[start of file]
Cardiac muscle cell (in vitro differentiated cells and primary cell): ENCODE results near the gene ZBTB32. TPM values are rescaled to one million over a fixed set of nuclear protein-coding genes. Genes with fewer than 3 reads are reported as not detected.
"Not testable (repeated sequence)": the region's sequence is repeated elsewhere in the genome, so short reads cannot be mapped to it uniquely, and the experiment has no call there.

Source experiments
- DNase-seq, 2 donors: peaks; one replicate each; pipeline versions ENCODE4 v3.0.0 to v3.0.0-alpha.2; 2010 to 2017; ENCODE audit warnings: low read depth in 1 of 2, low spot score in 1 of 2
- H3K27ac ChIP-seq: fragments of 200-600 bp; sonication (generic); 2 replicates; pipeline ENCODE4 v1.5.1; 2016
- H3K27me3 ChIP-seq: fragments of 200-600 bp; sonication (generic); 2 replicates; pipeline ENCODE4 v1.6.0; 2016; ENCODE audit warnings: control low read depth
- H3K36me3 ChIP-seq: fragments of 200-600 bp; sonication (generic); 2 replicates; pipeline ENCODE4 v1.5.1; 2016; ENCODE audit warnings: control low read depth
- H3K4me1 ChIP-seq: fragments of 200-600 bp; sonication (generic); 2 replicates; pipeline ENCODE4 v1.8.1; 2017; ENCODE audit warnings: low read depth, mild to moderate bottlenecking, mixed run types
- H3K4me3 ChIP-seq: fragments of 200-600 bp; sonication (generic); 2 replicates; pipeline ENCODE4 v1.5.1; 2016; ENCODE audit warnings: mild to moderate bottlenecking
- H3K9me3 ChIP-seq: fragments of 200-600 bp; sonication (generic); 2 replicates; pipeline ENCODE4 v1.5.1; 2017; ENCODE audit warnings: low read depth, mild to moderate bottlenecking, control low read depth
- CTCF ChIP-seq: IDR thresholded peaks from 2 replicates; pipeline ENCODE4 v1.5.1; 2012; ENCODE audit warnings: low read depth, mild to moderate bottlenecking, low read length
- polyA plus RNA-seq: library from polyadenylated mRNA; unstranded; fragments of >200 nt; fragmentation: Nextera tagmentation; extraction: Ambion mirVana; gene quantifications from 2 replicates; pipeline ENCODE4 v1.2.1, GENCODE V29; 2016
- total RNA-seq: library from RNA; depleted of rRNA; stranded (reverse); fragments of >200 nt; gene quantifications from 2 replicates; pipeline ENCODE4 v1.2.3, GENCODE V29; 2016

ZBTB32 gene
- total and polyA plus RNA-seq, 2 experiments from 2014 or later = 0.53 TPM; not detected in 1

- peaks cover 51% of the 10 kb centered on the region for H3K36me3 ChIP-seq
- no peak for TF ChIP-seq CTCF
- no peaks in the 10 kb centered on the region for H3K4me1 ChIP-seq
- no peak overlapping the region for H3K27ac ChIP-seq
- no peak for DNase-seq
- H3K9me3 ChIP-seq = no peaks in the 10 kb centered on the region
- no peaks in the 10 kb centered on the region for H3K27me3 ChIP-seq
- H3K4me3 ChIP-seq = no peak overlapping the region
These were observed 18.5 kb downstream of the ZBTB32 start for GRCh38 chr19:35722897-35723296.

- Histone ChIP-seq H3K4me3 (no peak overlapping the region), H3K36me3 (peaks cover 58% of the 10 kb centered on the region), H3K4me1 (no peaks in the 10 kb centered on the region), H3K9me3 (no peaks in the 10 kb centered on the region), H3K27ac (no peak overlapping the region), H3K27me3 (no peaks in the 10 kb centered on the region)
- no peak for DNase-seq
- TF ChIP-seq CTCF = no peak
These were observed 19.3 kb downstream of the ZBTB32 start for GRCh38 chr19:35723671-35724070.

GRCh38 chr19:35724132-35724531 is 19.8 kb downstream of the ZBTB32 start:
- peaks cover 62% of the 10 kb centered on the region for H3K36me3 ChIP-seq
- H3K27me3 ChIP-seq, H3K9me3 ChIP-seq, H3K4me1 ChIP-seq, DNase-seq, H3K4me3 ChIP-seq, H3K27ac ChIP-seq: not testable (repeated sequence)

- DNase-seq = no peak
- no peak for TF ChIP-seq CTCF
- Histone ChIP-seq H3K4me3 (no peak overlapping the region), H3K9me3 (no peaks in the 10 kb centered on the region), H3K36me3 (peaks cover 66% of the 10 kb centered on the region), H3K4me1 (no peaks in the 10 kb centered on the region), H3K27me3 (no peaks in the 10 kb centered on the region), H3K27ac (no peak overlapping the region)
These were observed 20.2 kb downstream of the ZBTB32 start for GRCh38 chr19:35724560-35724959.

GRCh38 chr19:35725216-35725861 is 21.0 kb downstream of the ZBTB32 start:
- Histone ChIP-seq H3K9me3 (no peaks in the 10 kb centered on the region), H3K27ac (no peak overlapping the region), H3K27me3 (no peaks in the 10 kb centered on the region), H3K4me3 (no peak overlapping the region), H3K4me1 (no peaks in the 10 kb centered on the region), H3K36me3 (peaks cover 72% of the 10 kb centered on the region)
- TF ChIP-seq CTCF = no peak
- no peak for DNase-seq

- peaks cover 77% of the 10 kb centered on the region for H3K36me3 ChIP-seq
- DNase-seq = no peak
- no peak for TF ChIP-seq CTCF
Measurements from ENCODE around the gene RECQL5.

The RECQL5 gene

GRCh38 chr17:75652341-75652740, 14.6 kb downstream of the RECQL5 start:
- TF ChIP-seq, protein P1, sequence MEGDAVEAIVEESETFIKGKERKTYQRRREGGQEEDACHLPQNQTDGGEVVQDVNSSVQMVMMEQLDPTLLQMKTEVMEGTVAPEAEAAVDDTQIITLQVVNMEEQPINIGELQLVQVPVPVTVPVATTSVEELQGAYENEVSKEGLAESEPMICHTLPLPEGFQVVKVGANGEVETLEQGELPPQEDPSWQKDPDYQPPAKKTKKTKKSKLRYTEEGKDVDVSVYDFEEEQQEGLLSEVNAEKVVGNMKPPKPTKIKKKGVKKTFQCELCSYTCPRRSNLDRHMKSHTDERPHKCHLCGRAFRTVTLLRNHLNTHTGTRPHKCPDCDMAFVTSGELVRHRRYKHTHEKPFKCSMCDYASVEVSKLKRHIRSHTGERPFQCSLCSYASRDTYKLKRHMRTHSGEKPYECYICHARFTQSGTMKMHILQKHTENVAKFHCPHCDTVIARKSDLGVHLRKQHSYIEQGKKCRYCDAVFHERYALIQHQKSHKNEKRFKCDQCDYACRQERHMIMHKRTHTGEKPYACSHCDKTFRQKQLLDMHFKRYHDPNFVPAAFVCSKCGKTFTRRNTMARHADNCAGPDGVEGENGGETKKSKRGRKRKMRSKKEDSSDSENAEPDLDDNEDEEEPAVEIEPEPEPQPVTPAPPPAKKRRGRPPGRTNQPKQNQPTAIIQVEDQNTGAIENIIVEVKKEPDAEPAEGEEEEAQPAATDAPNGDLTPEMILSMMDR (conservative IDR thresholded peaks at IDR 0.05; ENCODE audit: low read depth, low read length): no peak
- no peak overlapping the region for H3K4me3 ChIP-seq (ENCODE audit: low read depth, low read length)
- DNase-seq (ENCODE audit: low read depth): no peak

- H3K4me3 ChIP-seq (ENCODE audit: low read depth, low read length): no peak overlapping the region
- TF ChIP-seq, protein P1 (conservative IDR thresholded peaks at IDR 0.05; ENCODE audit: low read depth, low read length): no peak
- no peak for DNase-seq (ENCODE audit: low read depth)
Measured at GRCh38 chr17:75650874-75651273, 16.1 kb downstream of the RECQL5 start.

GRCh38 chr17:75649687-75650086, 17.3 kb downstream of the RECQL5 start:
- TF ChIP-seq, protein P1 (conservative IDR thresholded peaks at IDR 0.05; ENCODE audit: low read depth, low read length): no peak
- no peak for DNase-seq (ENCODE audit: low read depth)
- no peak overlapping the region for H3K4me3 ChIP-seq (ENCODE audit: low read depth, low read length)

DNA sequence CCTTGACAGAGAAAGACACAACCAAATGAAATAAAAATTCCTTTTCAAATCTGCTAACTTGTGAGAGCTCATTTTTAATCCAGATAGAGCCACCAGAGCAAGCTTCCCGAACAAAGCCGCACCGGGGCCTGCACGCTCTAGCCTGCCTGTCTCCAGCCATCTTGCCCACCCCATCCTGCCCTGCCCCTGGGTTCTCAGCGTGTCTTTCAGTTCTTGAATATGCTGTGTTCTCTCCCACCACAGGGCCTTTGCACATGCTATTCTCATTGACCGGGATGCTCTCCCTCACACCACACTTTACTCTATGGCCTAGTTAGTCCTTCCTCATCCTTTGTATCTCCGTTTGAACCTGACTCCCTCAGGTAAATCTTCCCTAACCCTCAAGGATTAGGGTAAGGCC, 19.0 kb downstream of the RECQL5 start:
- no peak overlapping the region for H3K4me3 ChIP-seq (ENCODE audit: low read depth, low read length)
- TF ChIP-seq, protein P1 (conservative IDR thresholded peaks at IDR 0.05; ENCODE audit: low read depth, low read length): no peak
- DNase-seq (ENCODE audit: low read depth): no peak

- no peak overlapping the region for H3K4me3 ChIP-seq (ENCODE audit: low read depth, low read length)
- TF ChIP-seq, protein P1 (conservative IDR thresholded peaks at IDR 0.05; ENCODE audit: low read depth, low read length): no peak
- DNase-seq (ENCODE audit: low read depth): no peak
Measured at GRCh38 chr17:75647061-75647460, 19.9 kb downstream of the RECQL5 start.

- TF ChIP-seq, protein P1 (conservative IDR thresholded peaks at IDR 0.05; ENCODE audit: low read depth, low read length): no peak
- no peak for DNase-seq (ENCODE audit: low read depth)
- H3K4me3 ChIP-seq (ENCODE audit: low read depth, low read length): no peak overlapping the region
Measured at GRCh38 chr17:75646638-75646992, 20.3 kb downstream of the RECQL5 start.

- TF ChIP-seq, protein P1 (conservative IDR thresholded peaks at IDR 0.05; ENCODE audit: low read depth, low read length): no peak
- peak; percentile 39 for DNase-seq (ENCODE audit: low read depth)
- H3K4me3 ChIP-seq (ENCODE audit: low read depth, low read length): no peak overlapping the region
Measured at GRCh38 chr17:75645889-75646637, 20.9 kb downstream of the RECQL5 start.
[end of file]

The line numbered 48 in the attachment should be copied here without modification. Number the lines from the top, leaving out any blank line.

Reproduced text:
- DNase-seq (ENCODE audit: low read depth): no peak